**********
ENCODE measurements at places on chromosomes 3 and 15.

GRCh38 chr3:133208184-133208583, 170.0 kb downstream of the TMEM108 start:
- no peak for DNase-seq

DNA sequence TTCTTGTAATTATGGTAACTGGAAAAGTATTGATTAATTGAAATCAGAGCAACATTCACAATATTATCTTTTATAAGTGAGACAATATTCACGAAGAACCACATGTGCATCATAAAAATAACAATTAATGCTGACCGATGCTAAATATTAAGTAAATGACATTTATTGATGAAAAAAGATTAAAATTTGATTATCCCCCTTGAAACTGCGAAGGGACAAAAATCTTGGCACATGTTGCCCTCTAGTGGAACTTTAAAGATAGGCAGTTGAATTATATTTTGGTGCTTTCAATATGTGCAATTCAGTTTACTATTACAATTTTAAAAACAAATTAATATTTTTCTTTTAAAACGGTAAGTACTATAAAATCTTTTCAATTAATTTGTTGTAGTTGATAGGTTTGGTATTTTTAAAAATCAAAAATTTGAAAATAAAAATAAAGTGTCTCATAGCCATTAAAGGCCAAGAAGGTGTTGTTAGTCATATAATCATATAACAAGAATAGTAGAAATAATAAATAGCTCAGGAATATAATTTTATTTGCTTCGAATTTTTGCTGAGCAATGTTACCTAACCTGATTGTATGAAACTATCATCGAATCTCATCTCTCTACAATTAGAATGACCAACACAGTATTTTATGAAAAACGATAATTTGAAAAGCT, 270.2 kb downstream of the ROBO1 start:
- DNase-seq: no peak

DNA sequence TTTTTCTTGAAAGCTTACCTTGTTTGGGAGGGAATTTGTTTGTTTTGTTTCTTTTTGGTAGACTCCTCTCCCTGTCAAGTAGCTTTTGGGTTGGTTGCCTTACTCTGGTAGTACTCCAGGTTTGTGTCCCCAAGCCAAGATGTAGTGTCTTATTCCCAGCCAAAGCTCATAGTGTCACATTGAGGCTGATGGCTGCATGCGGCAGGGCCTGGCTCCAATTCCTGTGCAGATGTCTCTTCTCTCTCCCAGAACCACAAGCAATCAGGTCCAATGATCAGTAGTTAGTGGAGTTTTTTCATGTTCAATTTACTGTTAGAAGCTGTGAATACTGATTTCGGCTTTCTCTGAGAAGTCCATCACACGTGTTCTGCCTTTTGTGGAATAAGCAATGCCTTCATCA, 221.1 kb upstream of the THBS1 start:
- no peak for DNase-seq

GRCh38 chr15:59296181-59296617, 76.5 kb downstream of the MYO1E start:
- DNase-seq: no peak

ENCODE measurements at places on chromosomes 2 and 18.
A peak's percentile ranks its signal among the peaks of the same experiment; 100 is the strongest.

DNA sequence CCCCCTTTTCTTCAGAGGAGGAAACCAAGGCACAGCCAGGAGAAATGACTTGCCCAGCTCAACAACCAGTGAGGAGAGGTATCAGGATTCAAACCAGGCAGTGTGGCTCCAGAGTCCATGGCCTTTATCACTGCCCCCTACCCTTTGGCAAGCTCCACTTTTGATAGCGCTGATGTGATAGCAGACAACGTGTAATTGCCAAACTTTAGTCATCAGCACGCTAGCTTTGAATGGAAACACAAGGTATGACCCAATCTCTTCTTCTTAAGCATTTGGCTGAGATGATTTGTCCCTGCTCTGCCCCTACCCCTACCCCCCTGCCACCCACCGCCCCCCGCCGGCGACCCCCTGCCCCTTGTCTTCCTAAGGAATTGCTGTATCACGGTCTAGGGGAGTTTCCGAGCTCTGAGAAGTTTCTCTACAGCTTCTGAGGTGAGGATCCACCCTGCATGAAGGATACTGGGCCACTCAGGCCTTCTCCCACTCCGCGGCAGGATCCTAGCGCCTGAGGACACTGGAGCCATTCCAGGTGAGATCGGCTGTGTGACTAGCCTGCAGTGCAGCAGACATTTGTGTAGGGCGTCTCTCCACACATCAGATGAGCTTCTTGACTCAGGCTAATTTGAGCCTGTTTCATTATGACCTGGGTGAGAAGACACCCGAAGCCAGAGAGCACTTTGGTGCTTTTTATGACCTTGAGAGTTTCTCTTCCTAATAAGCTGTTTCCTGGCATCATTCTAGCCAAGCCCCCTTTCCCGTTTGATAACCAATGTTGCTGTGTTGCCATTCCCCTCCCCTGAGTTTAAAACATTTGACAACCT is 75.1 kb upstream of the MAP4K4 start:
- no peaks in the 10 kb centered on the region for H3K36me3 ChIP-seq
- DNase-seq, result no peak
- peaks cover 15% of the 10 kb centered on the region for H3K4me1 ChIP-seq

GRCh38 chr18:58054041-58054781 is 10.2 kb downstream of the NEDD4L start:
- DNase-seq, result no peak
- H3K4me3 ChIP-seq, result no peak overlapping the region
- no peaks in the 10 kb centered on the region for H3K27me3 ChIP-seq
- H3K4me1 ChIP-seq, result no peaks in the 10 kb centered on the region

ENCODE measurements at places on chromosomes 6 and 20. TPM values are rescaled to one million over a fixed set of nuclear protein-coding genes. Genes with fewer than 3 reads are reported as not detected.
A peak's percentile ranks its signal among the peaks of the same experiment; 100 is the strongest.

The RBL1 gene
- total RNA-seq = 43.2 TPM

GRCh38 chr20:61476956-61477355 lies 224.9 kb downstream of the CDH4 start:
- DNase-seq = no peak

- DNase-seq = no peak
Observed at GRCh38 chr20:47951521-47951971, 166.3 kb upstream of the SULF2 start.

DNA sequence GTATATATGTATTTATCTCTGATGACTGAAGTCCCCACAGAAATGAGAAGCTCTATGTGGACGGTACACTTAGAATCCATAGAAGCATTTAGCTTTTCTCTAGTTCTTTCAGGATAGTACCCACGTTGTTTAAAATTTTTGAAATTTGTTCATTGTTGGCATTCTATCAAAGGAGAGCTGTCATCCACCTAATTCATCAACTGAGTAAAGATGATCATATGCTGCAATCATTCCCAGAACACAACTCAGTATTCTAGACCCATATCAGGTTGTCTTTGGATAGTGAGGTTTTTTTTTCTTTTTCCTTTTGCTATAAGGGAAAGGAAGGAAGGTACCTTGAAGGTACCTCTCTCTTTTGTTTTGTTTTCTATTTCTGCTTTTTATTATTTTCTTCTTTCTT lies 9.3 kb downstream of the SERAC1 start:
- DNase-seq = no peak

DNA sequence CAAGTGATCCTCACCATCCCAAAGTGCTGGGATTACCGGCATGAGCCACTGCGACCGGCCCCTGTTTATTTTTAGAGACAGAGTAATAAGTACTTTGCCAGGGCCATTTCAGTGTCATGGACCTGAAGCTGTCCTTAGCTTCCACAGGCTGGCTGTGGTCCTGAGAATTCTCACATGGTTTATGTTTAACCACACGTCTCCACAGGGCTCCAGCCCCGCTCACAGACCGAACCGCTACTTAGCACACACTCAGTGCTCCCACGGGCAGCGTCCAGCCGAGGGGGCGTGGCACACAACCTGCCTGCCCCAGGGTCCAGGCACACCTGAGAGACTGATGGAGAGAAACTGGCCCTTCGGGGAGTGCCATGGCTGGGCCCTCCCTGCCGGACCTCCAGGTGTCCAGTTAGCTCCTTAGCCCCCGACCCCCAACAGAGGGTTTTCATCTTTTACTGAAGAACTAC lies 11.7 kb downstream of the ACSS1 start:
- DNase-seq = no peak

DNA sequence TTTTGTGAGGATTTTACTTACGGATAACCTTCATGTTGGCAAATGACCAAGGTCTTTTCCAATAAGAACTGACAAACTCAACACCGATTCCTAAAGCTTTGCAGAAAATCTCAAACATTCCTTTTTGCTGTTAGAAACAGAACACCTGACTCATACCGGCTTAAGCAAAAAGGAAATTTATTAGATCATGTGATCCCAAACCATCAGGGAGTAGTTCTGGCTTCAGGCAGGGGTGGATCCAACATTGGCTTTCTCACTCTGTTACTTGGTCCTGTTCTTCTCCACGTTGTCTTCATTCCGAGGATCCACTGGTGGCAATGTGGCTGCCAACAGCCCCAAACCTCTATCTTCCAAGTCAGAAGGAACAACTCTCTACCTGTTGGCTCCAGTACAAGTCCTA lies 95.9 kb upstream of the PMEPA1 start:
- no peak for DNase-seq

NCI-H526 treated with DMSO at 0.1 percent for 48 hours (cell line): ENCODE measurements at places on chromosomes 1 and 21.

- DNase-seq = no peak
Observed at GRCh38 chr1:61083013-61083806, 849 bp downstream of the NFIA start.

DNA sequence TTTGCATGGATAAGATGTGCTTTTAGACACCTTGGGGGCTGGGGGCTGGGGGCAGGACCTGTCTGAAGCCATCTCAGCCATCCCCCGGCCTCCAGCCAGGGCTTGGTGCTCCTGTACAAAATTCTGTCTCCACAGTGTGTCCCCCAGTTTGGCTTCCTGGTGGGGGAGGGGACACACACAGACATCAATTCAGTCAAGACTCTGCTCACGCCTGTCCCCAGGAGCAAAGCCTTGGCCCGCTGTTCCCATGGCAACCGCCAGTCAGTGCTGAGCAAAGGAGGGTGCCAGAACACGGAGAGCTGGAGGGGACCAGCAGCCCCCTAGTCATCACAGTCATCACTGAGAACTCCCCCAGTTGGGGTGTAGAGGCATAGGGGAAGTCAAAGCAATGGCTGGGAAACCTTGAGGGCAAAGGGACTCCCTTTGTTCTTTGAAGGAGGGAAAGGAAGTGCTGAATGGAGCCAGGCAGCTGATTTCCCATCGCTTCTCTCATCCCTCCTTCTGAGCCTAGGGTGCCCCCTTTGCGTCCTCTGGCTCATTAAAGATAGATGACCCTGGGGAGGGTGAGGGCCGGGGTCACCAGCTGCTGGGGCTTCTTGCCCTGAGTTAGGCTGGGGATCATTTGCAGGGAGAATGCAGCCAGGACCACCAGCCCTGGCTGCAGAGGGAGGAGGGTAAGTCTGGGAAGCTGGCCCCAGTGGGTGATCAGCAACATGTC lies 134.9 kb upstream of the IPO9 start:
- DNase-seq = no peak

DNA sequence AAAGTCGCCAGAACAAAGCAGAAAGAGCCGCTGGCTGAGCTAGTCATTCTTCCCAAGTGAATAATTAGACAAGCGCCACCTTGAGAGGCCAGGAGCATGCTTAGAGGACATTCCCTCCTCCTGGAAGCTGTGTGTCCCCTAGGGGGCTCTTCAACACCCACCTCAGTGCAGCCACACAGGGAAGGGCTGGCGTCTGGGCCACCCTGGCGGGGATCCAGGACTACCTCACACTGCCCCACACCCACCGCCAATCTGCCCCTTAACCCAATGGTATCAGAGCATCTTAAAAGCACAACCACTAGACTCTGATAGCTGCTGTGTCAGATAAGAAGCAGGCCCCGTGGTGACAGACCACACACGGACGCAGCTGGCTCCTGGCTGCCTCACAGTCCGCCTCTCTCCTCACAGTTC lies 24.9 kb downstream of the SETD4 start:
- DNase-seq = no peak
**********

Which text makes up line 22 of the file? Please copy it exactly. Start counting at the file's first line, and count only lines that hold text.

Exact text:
A peak's percentile ranks its signal among the peaks of the same experiment; 100 is the strongest.